May is Better Hearing & Speech Month, an annual occasion designed to raise awareness of hearing loss and speech problems. Originally created in 1927 by the American Speech-Language-Hearing Association (ASHA), in 1986 President Reagan issued a formal proclamation designating May as the official month to heighten public awareness about hearing loss and speech disorders. The goal of Better Hearing & Speech Month is to encourage people to take action if they believe there might be a problem with their hearing or speech.
Many in the hearing care industry take advantage of the opportunity to educate people during the month of May, offering free or discounted hearing screenings and special pricing on hearing aids and assistive listening devices. They’ve got a large potential audience: an estimated 48 million Americans suffer from hearing loss, a number that continues to grow as the condition is increasingly affecting a younger demographic.
It is also the perfect time to educate people on the prevalence of hearing loss. One out of three adults 65 and older experiences some degree of hearing loss; by the age of 75 that number jumps to one out of two. But as previously stated, hearing loss isn’t just a condition that affects older people. Children and young adults are at risk for noise-induced hearing loss, especially as the popularity of iPods and personal music devices increases; persistent exposure to excessively loud music is on the rise thanks to earbuds and headphones and the tendency to crank up the volume. Other factors that contribute to hearing loss include ear infections, impacted earwax and ototoxic medications.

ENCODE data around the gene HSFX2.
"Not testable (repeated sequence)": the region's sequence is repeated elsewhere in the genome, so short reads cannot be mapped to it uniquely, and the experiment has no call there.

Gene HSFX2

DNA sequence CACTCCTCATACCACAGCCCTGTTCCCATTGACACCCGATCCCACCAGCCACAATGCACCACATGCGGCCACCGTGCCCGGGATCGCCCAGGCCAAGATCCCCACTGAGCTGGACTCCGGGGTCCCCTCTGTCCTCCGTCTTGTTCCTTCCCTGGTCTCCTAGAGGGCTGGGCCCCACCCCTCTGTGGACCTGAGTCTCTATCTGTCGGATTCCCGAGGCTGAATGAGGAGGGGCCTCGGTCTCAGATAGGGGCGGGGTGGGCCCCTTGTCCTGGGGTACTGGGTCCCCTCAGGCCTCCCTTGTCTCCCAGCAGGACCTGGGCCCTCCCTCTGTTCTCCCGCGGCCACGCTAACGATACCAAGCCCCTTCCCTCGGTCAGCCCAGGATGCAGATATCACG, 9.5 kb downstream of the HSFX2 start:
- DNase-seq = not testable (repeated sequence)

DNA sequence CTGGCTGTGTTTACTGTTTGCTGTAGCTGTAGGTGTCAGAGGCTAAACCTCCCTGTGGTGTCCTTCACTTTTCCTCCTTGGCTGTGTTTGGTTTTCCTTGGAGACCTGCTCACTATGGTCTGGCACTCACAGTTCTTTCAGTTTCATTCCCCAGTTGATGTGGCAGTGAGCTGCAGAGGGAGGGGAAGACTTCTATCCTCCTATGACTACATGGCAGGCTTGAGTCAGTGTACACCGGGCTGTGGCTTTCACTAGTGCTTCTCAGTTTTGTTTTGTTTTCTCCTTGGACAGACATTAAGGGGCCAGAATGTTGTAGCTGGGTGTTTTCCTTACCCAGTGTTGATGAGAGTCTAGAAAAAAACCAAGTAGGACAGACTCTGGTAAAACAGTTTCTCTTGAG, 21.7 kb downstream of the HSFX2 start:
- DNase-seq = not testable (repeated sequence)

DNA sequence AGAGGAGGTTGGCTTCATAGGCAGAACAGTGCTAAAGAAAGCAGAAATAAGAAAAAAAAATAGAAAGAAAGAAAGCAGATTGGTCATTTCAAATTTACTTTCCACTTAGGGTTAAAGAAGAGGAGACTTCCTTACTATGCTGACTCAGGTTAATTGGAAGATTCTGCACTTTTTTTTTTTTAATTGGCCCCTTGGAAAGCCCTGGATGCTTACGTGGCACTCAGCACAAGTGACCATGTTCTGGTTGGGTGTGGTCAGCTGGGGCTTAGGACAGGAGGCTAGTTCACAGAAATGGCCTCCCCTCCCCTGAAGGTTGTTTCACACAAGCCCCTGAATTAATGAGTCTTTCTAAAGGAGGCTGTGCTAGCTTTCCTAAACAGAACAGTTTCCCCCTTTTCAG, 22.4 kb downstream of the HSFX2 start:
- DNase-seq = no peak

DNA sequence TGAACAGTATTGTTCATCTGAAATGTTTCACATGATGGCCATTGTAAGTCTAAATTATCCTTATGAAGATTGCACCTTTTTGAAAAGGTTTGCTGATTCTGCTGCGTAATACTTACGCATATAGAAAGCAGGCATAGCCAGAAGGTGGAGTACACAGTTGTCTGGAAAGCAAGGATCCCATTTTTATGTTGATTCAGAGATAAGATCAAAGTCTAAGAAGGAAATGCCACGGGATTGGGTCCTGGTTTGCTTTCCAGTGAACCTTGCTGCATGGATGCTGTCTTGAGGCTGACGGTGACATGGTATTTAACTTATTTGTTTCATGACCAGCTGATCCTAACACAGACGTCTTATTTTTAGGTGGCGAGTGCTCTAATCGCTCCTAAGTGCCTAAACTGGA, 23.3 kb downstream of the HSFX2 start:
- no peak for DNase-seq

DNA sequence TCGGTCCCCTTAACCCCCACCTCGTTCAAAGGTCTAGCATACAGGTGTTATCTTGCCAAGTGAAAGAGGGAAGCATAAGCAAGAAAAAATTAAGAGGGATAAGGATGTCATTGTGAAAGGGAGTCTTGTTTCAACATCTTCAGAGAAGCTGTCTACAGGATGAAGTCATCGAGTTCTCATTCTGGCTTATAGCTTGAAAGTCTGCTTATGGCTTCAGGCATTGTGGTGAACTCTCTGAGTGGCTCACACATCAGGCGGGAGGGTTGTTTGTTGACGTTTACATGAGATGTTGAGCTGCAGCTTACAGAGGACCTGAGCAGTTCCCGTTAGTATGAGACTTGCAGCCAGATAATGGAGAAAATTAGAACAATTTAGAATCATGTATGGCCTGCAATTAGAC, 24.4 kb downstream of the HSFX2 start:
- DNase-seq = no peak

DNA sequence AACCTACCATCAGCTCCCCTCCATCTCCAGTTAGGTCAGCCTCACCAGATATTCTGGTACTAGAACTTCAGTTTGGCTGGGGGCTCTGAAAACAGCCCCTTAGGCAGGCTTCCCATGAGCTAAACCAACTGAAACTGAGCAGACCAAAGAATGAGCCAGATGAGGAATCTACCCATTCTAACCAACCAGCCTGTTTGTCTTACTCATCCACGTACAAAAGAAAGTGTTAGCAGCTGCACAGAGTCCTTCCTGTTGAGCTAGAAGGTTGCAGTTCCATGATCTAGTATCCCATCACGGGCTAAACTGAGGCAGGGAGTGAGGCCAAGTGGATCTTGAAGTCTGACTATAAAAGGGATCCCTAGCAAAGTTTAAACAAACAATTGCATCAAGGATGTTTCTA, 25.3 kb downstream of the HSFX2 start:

Hearing exams are the best way to detect hearing loss early, when there are more treatment options available. They enable an audiologist to identify problems before they worsen and recommend treatment to those who might otherwise suffer debilitating social and emotional effects of hearing loss including depression, isolation, memory loss and cognitive impairment. Hearing exams aren’t just important for older adults. Hearing is the cornerstone of a child’s language and social skills; impairment can result in developmental delays. Early detection can ensure a child develops at a normal rate alongside his or her peers. Parents can’t always tell when a child is having trouble hearing, and newborn hearing screenings aren’t 100 percent effective in detecting a hearing problem. Besides, the hearing loss might develop after birth.